4.2 ounces of dynamite

Sometimes we miss the obvious. In our efforts to “prove” the existence of God, for example, we use metaphysical reasoning, mathematical logic, hilarious speculations, etc. etc. How about a look at the birds of the heavens?

“He created every winged bird according to its kind…God saw that it was good…and let the birds multiply on the earth.” Genesis 1:21, 22

“Hi, Golden Plover here! My brothers and sisters were just a few months old. We had hardly learnt to fly, when our parents left us. They had flown on to Hawaii [from Alaska]. We weren’t aware of that at the time. To tell the truth, we didn’t really care where they were. In fact, all we could think about was our appetite, and we ate ourselves silly…Now, I’m sure you want to know just why I ate so much. Quite simply, my Creator programmed me to. I needed this extra body-weight as fuel for the trip from Alaska to Hawaii. That’s about 4,500 kilometers [2,500 miles]! Yes, that’s right, you heard me, 4,500 kilometers! Not only that but I can’t stop once during the whole trip…I fly for 88 hours, that’s three days and four nights, over open water [Pacific Ocean] without a break. Scientists have worked out that we flap our wings about 250,000 times…God, the Lord, gave us a built-in automatic pilot…Our Creator pre-programmed us with the co-ordinates of the Hawaiian Islands, so that we have absolutely no trouble getting there!” Werner Gitt and Karl-Heinz Vanheiden, If Animals Could Talk, p. 106f

“Tiny songbird can fly the Atlantic, scientists confirm. Blackpoll warbler songbird, which weighs 4.2 ounces, can fly 1700 miles non-stop form New England to South America.”

Tiny songbird can fly the Atlantic, scientists confirm

Blackpoll warbler songbird, which weighs 4.2 ounces, can fly 1700 miles non-stop from New England to South America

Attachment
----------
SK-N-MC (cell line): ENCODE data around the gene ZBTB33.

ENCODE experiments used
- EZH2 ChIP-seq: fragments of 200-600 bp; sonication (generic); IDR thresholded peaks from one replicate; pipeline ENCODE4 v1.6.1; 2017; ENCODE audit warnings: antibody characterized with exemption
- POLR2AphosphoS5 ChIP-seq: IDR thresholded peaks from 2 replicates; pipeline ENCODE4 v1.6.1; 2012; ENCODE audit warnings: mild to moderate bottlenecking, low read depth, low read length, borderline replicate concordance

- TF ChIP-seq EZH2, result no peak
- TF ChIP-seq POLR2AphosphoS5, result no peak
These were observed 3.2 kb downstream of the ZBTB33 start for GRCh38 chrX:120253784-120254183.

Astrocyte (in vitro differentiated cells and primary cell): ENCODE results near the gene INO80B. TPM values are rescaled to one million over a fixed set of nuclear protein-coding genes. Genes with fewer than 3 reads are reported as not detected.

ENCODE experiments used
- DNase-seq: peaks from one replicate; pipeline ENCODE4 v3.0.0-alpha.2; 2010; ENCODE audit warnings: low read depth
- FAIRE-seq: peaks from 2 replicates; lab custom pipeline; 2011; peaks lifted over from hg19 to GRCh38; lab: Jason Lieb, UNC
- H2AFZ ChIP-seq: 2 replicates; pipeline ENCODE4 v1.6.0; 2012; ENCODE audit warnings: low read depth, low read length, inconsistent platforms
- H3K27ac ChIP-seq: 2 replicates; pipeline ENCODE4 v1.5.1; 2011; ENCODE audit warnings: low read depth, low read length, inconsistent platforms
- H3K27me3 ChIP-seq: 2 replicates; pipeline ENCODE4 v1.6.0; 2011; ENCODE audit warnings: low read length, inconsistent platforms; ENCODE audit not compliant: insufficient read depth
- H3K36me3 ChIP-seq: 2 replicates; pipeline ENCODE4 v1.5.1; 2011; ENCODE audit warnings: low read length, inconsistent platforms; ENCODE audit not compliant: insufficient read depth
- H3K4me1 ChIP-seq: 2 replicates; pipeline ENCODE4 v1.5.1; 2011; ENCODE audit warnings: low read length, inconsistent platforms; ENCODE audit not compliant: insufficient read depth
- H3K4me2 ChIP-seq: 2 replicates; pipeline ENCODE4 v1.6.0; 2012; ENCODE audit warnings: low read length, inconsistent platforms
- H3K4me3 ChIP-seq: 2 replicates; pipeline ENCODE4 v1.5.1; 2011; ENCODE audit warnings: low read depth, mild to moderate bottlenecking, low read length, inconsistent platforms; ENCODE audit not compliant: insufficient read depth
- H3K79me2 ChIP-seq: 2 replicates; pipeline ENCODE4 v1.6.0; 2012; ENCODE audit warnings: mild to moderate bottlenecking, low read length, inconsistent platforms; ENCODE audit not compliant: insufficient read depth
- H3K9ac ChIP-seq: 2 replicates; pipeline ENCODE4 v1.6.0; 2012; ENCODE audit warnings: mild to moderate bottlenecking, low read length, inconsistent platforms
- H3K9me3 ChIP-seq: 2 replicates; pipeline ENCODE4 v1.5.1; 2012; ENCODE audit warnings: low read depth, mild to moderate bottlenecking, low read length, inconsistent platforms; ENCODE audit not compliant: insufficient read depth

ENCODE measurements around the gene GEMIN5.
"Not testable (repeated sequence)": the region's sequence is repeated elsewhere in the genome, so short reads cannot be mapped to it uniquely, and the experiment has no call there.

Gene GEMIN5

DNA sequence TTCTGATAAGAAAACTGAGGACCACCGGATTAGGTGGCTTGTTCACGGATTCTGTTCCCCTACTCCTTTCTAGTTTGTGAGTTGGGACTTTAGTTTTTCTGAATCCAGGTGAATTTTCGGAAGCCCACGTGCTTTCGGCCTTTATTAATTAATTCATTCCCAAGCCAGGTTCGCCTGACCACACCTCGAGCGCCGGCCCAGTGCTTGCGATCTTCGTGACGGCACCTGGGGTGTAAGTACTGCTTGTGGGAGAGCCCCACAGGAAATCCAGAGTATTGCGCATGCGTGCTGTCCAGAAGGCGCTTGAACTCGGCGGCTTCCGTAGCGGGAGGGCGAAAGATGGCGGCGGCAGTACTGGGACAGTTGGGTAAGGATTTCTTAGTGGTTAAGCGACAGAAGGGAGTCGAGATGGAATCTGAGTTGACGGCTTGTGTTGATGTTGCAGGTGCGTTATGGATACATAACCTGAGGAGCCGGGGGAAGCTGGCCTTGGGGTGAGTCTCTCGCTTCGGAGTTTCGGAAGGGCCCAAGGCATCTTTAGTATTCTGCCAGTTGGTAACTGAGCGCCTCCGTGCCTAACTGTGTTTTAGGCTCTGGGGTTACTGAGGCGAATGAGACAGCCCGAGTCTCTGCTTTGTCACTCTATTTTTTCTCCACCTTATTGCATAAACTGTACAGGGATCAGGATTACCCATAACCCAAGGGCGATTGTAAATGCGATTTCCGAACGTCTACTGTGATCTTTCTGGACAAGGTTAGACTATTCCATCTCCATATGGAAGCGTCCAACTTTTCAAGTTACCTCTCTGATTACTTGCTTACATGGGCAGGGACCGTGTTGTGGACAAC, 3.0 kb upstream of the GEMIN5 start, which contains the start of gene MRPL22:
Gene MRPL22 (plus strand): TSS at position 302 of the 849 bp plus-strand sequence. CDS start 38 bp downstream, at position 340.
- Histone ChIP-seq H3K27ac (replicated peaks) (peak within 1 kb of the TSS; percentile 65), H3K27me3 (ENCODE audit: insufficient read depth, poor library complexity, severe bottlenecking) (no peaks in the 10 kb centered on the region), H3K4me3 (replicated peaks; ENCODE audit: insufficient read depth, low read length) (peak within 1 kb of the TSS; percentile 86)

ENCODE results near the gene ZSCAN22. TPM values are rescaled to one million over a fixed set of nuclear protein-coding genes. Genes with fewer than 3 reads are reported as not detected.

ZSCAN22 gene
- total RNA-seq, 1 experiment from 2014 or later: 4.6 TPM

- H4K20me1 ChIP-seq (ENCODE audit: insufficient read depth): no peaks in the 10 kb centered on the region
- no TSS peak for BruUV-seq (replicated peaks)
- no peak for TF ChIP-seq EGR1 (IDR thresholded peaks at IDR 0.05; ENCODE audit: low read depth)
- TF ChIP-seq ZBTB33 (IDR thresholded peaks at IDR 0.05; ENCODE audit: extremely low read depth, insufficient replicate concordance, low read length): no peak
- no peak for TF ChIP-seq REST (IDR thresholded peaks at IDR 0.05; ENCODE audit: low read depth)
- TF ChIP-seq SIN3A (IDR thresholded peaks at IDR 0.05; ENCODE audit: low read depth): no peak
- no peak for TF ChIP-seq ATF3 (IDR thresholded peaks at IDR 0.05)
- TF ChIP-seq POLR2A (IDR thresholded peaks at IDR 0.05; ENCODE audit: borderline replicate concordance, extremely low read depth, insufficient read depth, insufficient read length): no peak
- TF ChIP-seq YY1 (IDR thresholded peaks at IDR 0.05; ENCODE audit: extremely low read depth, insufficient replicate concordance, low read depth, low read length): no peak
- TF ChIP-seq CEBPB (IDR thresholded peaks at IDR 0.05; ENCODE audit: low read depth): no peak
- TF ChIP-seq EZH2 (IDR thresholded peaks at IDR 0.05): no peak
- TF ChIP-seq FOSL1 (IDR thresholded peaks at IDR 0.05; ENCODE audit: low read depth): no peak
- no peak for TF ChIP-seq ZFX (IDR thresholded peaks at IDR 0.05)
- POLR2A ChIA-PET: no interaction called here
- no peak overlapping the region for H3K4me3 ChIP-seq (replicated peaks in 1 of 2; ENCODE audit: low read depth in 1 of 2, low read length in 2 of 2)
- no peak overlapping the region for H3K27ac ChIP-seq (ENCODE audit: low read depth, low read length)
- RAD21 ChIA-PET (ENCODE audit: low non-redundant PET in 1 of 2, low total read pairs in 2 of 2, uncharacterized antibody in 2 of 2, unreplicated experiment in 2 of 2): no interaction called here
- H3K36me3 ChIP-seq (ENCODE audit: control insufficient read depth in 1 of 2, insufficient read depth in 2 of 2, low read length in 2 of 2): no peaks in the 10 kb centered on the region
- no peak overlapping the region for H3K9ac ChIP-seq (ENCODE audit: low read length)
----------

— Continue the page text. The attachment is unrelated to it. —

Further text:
A blackpoll warbler sits on a limb in New Hampshire, USA

A blackpoll warbler sits on a limb in New Hampshire, USA Photo: AP

AFP, www.telegraph.co.uk/news, April 1, 2015
A diminutive songbird weighing the equivalent of just three teaspoons of sugar can fly over the north Atlantic, scientists have said, resolving a 50-year mystery.

Tipping the scale at a mere 4.2 ounces (12 grammes), the white-throated, black-capped blackpoll warbler (Setophaga striata) migrates each autumn from New England to South America.

For half a century, scientists have debated whether the birds fly non-stop over the ocean or take breaks on land to carry out this marathon flight.

Backpack flight recorders, attached to 40 of the birds, have now provided “irrefutable evidence” that they do it all in one go, the scientists reported in the journal Biology Letters.

A blackpoll warbler fitted with a miniaturised light-sensing geolocator (PA)

The geolocators, weighing only 0.02 ounces, found that the birds completed an astonishing non-stop flight of between 1,410-1,721 miles.

This was the distance from their summer homes in Vermont and Nova Scotia to Puerto Rico, Cuba and the Greater Antilles islands, where they made landfall before continuing to northern Venezuela and Colombia.

The devices were able to track the birds’ flight path but were not big enough to transmit the data in real time.

Three devices with the stored information were recovered for analysis from the Vermont birds, and two from the Novia Scotia group.

Albatrosses, sandpipers and gulls are famous for their ultra-long flights – but they have broad, long wings and can settle on water if they get tired or blown off course.

For a forest bird no bigger than a tennis ball, which would drown if it touched the sea, to do such a feat is a wonder, the researchers said.

“For small songbirds, we are only just now beginning to understand the migratory routes that connect temperate breeding grounds to tropical wintering areas,” said Bill DeLuca at the University of Massachusetts Amherst.

“We’re really excited to report that this is one of the longest non-stop overwater flights ever recorded for a songbird, and finally confirms what has long been believed to be one of the most extraordinary migratory feats on the planet.”

The trackers provided confirmation that had thwarted previous investigations into the blackpolls.

“The indirect evidence in favour of an Atlantic voyage was fairly strong,” said Ryan Norris, a professor of biology at the University of Guelph, Ontario.

“You have birds landing on ships in the Atlantic, radar studies off the tip of Nova Scotia showing the birds heading south, and very few sightings of blackpolls in the southern US in the fall.”

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